Against the Current, No. 31, March/
Bring the Troops Home Now!
— The Editors
What a Friend We Have in Dinkins
— Bob Fitch
- International Women's Day--1991
The Rebel Girl: The Rapping Rebel
— Catherine Sameh
Toward a Socialist-Feminist Strategy
— Johanna Brenner
Women's Blood at the Root
— Mechthild Nagel
Toward a New Imperium?
— interview with Janice Terry
Palestine's Difficult Prospects
— interview with Anan Ameri
Gulf War: An Iranian Perspective
— interview with Ali Javadi
A Community Under Siege
— interview with Jessica Daher
- The Intifada and Women's Struggle
Chemical War Against Civilians
— Israel Shahak
Missiles, Masculinity and Metaphors
— Anne Finger
The Media and the War Drive
— Nabeel Abraham
— Richard Latker
A Hard Rain's Goin' to Fall
— John M. Miller
Emergence of Iranian Workers
— Ali Javadi
Citizenship and Civil Rights in Kuwait
— interview with Mahmood Ibrahim
Tikkun and the Gulf War
— Justin Schwartz
The Soviet Union and Iraq
— Hillel Ticktin
Iraq: The Republic of Fear
— Joseph A. Massad
Soviet Union-Eastern Europe, Part II: Nature of the Transition
— Robert Brenner
Sexist and Misguided
— Sabiyha Robin Graham
Another Commy Plot?
— John Vandermeer
Random Shots: The Gulf War Miseries
— R.F. Kampfer
interview with Anan Ameri
Anan Amen is the national president of Palestine Aid Society, a charitable and educational organization dedicated to material support of Palestinian institutions and preservatlion of Palestinian culture. She spoke with David Finkel of ATC during the first week of the war.
ATC: Looking to the future of the Middle East, what do you think is the U.S. government’s plan and what does it hold in store for the Palestinian struggle?
Anan Ameri: With what had happened in Eastern Europe, the winds of democracy were, coming to the Middle East. We were seeing this in Jordan, Algeria, Tunisia—people demanding elections, for instance. This development probably scared the United States administration and regimes like Saudi Arabia.
So I would expect that the Americans would like to see very tight control over the region. I don’t know what they expect to have in Iraq if Saddam falls—but I don’t think that someone more progressive, democratic or even liberal will be on the U.S. agenda for Iraq.
With this war, I also think the Palestinians will have more difficulties, fora number of reasons. One of the deals is that if Israel doesn’t retaliate, the United States will block any possibility of a peace conference on the Palestinian issue. And with recent decisions to give Israel more weapons and, for the first Lime, Americans directly involved in Israel’s military, lam sure that Palestinians will be subjected to even more harassment than before.
Now that nobody is paying attention to what is happening in the Occupied Territories, it’s an opportunity to unleash repression If Jordan were to, be drawn into the war, the idea of mass deportation or transfer of the Palestinians, which has been around for many years, could be implemented.
This wouldn’t surprise me, because nobody is paying attention. On the other hand, for the first time in the United States, people are listening to the concept of “occupation,” that is, the occupation of Palestine as well as Kuwait.
ATC: What information are you getting about the sentiments of Palestinians in the Middle East since the war began?
A.A.: What I get from people is that there is a lot of fear and apprehension, but at the same time some pride that an Arab nation is standing up to so many colonial powers. Palestinians have been under bombardment for so many years—in Beirut, for example—and nobody did anything.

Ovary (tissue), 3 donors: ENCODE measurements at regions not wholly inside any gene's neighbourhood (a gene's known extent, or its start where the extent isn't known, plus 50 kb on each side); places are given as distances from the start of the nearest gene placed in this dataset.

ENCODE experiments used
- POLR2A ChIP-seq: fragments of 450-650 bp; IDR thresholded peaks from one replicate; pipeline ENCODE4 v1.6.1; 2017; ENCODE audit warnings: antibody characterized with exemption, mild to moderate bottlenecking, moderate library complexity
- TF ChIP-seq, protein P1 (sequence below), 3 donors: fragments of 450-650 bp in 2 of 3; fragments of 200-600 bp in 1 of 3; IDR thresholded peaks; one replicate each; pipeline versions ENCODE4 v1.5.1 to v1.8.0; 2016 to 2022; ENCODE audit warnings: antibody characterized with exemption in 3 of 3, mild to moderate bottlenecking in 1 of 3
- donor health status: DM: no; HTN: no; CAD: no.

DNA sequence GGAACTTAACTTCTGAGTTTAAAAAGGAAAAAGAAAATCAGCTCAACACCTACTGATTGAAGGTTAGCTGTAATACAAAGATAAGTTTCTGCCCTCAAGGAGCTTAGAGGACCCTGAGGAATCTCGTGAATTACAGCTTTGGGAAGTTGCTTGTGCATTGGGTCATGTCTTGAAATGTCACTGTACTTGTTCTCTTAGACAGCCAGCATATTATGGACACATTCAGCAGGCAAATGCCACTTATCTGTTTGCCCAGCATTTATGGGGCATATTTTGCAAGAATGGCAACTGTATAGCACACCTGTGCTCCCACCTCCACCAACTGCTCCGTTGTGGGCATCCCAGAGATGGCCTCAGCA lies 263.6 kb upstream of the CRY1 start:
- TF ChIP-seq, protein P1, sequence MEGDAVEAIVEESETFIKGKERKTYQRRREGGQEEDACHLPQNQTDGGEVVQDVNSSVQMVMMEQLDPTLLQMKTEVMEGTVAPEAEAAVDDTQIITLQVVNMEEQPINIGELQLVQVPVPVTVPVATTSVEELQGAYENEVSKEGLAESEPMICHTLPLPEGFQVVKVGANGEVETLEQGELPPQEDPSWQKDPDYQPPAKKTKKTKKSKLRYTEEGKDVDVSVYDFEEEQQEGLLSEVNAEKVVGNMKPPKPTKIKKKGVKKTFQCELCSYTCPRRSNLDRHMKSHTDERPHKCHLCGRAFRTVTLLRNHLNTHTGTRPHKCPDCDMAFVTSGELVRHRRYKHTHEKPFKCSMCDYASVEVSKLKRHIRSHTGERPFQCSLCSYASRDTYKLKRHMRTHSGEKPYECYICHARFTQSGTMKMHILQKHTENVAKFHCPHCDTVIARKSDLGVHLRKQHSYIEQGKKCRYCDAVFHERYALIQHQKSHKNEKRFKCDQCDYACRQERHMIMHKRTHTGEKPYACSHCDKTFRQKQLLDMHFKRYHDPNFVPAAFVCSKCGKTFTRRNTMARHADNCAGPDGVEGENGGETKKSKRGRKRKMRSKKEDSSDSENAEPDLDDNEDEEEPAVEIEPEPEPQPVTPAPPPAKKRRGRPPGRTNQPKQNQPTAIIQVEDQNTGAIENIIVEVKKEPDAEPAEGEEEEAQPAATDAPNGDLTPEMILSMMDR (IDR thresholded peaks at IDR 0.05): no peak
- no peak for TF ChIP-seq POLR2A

There is a sense of pride, but a lot of fear about how much they will pay for it.
ATC: What do you think might be the Palestinian political strategy after the war?
A.A.: The Palestinians will try to ally with the Arab countries that stood against this war. It’s not true, as often reported, that the Arab countries lined up for this war. Those who opposed it will be for the international peace conference.
The Palestinians will be on the losing side of the war. But once the war stops, there must be a political settlement and negotiations—even in the Gulf, and even if they get rid of Saddam. Then the Palestinians will seek to promote their own settlement.
After 1948 when Israel was created, there was either a coup or a revolution in every Arab country. Today, this American aggression against Iraq will be seen as an attack on the Arab people.
Even if every regime involved remains stable until the end of the war—and I do not think this is 100% certain, when I see that (Egyptian president) Mubarak had to speak in his own parliament for two hours to justify his opposition in the war—the Arab world will not be static afterward. We don’t know what will happen in Egypt, Syria, etc.—and the longer the war goes on, the greater the potential instability. That’s why the United States wanted a quick victory.
The only option for the Palestinians in any case is to push to settle all the conflicts in the region.
ATC: Compared to before the war, how do you assess the prospects for the creation of an independent Palestinian state?
A.A.: The prospects are worse. For the first time, the United States could have been a champion for peace, to take a bad situation and make it the vehicle for a comprehensive peace. Instead the U.S. opted for war and, I believe, will continue to oppose any settlement. Any U.S. proposal will be far short of an independent Palestinian state.
There has been a curfew in the West Bank, except for two hours, in the week since the war began. People were allowed top after a week, but found no food in the stores because the farmers hadn’t been allowed into their fields. That’s what people are facing now.
March-April 1991, ATC31